When the charts don’t work!

Sailing in the Anambas is beautiful…but a little difficult sometimes. Our electronic charts were out to a dangerous level, so the only way we could get into anchorages was with the help of good old Google Earth and the sailor’s most basic equipment: your eyes.

But once you get in among the bommies, shelves and drop-offs charts, aren’t really much use. The only hope you have of finding a safe place is to have someone up high spotting through polarised sunglasses while the other person steers. We usually take it in turns. We have anchored along the coral-fringed western side of the Red Sea from Egypt, through Sudan and Eritrea as well as among the thousand miles of bommie-strewn tiny dots in the Maldives. During our trip south through the Red Sea in 2010 Jamie cached Google Earth images of all the likely places we planned to anchor. By using the images and eye-balling the pathways we were able to get deep inside the narrow ‘marsas’ which drive into the desert there. In Pendjalin, one of the northernmost groups of the Anambas, we had the sun behind us, but with the shadows and ripples on the water we were seeing no more than about 5 metres in front of us. It was odd and disconcerting.

SY Esper’s B&G system uses Navionics, and we have the app versions on our phones. But in the Anambas we used Navionics only for the broader picture, and when we were clear of the islands. This is because it is out longitudinally by a few hundred meters meaning east to west is dangerously wrong. We informed them of this, and hope that changes have been made. Once closer to shore we used GPS with Ovital maps, as well as the Offline Maps app with ESRI map data. The latter is excellent because it allowed us to whack up the contrast to see the reefs clearly, and makes it easier than Ovital to read in blistering sunlight. We have an iPad which we don’t use often, but after leaving the Anambas and finding some decent kind of internet I downloaded iSailor which seemed very good.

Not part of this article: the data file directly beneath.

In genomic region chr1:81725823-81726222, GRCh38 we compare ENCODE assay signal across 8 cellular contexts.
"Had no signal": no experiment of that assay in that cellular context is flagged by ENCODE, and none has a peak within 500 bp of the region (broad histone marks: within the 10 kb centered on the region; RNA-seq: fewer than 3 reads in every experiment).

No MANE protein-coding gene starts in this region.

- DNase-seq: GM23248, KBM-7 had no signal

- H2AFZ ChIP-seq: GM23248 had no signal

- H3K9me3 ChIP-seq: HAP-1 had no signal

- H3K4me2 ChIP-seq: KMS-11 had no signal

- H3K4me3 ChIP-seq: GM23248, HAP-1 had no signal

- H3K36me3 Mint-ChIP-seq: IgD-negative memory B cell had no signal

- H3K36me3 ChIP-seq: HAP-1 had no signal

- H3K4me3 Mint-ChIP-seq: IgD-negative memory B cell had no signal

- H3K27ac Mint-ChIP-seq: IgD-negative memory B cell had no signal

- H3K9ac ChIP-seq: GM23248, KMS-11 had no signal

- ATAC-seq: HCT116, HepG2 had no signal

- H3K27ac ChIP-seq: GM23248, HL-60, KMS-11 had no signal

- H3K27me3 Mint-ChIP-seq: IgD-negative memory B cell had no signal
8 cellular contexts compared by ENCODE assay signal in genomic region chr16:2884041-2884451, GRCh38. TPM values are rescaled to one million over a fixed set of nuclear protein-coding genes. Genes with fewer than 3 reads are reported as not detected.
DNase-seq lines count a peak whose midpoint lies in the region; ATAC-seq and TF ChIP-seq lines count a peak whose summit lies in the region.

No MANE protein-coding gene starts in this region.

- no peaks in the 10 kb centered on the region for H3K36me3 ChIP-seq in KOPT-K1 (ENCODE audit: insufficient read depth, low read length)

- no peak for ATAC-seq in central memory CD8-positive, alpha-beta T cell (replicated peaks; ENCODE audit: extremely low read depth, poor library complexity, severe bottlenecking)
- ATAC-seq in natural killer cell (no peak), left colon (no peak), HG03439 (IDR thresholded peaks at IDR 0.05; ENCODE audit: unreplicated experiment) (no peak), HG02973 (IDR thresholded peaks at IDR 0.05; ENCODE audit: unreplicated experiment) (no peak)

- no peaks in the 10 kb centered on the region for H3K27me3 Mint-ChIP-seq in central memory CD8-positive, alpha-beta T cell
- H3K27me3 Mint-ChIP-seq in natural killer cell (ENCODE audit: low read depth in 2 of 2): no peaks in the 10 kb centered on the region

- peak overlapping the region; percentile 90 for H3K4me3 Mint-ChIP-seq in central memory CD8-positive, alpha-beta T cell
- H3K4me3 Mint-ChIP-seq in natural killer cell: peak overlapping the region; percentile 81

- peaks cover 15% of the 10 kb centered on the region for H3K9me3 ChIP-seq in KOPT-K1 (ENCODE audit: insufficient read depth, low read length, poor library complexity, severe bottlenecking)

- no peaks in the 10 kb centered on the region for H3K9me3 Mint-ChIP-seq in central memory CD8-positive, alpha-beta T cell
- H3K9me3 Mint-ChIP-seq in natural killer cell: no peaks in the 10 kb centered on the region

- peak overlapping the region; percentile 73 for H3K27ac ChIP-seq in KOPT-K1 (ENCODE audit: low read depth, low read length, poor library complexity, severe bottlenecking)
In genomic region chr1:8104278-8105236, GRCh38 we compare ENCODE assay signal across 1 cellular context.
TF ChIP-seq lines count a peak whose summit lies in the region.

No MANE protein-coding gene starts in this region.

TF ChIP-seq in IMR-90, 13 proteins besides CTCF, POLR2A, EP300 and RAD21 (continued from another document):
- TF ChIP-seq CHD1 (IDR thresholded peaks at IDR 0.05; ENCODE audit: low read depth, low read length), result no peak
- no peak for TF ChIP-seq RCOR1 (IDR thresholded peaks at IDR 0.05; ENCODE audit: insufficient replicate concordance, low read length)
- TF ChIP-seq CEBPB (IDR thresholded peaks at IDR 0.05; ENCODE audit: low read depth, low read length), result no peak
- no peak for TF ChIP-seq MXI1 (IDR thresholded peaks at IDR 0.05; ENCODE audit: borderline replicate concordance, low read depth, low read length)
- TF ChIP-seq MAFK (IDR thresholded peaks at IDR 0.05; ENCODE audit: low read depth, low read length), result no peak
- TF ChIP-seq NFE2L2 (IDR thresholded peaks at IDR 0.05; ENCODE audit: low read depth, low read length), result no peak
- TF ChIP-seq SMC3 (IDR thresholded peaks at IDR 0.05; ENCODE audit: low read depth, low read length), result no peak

The episode on our sailing channel where we discovered Ladan, an uncharted town, is a great example of what we mean. You can see the whole video by clicking the image below:


🗺 3°19’42.5″N 106°18’23.5″E

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